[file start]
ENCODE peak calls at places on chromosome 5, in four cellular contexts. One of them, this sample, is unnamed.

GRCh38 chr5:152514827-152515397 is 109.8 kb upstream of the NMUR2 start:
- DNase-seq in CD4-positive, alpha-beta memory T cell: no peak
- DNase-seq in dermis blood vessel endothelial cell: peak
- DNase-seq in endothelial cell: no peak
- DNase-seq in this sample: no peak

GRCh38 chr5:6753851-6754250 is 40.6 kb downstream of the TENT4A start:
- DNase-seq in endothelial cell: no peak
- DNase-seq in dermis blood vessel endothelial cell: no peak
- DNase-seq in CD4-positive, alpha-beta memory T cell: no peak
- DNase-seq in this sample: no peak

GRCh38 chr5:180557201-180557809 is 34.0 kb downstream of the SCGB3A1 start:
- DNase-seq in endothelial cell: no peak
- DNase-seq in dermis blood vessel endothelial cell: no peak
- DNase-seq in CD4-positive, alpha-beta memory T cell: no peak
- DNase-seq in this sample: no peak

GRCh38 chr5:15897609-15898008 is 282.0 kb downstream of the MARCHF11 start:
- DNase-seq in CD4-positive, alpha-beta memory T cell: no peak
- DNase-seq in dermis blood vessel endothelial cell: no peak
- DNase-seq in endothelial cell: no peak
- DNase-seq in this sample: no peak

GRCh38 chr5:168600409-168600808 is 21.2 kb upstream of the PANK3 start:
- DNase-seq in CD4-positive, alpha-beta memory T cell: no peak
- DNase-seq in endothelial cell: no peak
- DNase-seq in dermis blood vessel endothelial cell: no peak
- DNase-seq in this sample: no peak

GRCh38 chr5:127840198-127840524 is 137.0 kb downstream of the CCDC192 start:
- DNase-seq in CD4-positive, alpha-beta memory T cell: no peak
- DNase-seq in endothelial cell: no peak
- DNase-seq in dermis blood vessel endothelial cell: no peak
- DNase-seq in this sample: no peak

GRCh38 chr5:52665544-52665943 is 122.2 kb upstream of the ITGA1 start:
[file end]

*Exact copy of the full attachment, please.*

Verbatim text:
ENCODE peak calls at places on chromosome 5, in four cellular contexts. One of them, this sample, is unnamed.

GRCh38 chr5:152514827-152515397 is 109.8 kb upstream of the NMUR2 start:
- DNase-seq in CD4-positive, alpha-beta memory T cell: no peak
- DNase-seq in dermis blood vessel endothelial cell: peak
- DNase-seq in endothelial cell: no peak
- DNase-seq in this sample: no peak

GRCh38 chr5:6753851-6754250 is 40.6 kb downstream of the TENT4A start:
- DNase-seq in endothelial cell: no peak
- DNase-seq in dermis blood vessel endothelial cell: no peak
- DNase-seq in CD4-positive, alpha-beta memory T cell: no peak
- DNase-seq in this sample: no peak

GRCh38 chr5:180557201-180557809 is 34.0 kb downstream of the SCGB3A1 start:
- DNase-seq in endothelial cell: no peak
- DNase-seq in dermis blood vessel endothelial cell: no peak
- DNase-seq in CD4-positive, alpha-beta memory T cell: no peak
- DNase-seq in this sample: no peak

GRCh38 chr5:15897609-15898008 is 282.0 kb downstream of the MARCHF11 start:
- DNase-seq in CD4-positive, alpha-beta memory T cell: no peak
- DNase-seq in dermis blood vessel endothelial cell: no peak
- DNase-seq in endothelial cell: no peak
- DNase-seq in this sample: no peak

GRCh38 chr5:168600409-168600808 is 21.2 kb upstream of the PANK3 start:
- DNase-seq in CD4-positive, alpha-beta memory T cell: no peak
- DNase-seq in endothelial cell: no peak
- DNase-seq in dermis blood vessel endothelial cell: no peak
- DNase-seq in this sample: no peak

GRCh38 chr5:127840198-127840524 is 137.0 kb downstream of the CCDC192 start:
- DNase-seq in CD4-positive, alpha-beta memory T cell: no peak
- DNase-seq in endothelial cell: no peak
- DNase-seq in dermis blood vessel endothelial cell: no peak
- DNase-seq in this sample: no peak

GRCh38 chr5:52665544-52665943 is 122.2 kb upstream of the ITGA1 start: